Will a lense with a stabilization switch help with getting shots with birds in flight?
This is how my images turned out with a pidgeon in flight and came out avarage on sharpness 1/1000 shutter speed & 800 ISO & using the
Canon EF 75-300mm F/4-5.6 III lense
- IridflareLv 72 months agoFavorite Answer
At 1/1000 sec IS won't do anything for you. I agree with qrk that there doesn't appear to be any motion blur, but I'd still consider 1/1000 to be the slowest you can use for birds in flight.. I generaly use manual focus (pre set to the sort of distance I expect to be shooting at), a fast shutter speed, the smallest aperture I can get away with and let the camera sort out the iso. The birds are usualy far enough away that the focussing distance isn't a real problem.
- Anonymous1 month ago
Answer is for entertainment purposes only. Zero liability.
A faster more expensive lens should make the image sharper or crisper.
- BriaRLv 72 months ago
A few tips to get sharper shots of birds in flight:
When you have a confused background as you do in this shot use centre focus point only and pan the bird keeping it centre frame. If you are shooting against the sky then focus point selection is less critical.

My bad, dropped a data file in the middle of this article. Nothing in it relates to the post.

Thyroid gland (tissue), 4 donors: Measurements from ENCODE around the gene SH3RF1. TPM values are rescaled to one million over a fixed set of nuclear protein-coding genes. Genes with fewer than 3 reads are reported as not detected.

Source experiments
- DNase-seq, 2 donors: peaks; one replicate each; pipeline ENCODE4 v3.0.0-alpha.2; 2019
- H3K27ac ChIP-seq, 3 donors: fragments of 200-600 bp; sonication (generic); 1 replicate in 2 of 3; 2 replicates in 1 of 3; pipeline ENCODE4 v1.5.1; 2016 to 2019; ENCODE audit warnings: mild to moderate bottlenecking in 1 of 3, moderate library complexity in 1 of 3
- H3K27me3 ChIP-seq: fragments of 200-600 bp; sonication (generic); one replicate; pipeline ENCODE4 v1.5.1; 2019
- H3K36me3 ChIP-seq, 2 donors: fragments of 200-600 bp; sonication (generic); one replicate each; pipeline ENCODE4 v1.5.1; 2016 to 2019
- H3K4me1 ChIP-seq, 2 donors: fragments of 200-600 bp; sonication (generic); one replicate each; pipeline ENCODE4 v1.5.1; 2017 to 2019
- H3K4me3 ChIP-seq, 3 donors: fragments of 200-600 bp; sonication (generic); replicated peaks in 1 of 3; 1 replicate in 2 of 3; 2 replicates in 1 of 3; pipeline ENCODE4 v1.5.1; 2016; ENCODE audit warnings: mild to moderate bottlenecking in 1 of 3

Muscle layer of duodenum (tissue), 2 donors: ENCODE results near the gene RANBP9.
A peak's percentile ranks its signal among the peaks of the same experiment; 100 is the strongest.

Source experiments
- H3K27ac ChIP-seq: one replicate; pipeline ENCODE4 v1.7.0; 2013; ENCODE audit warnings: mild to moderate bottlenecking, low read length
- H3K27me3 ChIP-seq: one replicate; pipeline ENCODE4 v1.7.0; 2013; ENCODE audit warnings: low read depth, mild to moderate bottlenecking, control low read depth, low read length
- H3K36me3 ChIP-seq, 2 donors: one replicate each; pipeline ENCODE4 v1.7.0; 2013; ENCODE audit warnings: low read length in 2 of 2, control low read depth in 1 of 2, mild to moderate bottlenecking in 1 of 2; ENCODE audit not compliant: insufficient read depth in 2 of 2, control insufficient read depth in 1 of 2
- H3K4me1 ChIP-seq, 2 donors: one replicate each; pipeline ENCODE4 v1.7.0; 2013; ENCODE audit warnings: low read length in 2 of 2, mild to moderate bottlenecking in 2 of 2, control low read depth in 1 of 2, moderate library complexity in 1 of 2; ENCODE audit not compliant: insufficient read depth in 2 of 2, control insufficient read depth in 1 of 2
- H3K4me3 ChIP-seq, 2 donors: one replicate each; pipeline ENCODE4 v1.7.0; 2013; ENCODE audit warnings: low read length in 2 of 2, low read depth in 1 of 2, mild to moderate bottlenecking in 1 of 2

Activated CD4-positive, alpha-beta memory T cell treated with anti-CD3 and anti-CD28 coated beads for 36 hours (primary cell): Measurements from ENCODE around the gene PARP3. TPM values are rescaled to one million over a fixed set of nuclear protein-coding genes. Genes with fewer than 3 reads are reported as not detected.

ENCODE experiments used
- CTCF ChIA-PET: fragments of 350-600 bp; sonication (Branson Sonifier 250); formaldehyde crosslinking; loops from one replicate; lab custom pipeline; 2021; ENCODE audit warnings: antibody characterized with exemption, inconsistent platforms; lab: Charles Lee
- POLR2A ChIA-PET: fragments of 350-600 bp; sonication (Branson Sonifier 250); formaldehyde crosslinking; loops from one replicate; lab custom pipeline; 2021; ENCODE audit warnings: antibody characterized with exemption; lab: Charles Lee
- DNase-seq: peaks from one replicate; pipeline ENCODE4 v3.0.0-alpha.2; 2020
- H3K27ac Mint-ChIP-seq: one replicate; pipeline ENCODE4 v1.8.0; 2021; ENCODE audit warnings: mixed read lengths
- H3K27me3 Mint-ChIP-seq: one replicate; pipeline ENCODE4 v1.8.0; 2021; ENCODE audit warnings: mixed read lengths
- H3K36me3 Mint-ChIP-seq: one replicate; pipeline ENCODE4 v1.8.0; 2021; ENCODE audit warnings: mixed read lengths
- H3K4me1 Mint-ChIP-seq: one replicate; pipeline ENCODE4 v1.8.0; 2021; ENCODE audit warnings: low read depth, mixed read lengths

When shooting moving subjects always use focus mode "AI Servo"
If you are panning with a moving subject at 1/1000 sec then Image stabilisation is best switched off.
Use spot metering
That lens you have is not Canon's finest. OK I am being diplomatic... It is cheap for a reason... One problem is that it is very slow to find focus so finds it VERY difficult to maintain focus on a rapidly moving subject. If you are serious about bird photography then you need a better lens. The 2 lenses that I use are:
1. The Canon EF 70-300 f/4-5.6 IS MkII - light and very fast focus, perfect for birds in flight. The photo was taken today with this lens.
2. The Sigma 150-600 f/5-6.3 Contemporary - maybe a little heavy and cumbersome for rapid deployment for birds in flight so I mostly use it from hides for waterfowl and "stationary" birds.
- qrkLv 72 months ago
At 1/1000 shutter speed, VR won't do much and may make things worse. Your image doesn't show motion blur. It looks like the focus is off. This is a problem with BIF, getting a proper focus lock. Do a search on the Internet on BIF and the settings you should use with your particular camera body. Continuous focusing should be enabled at a minimum. What sort of focus points you should use is also another consideration. Having stuff in the background can also trip up focus when doing BIF, but this doesn't seem to be the case in this photo.
I'm not sure about Canon, but some systems have different types of VR, one for non-panning shots and one for panning types of shots. Check your manual and see if you have VR choices. VR will sometimes make shooting BIF more tedious due to VR trying to correct for a motion that is intended.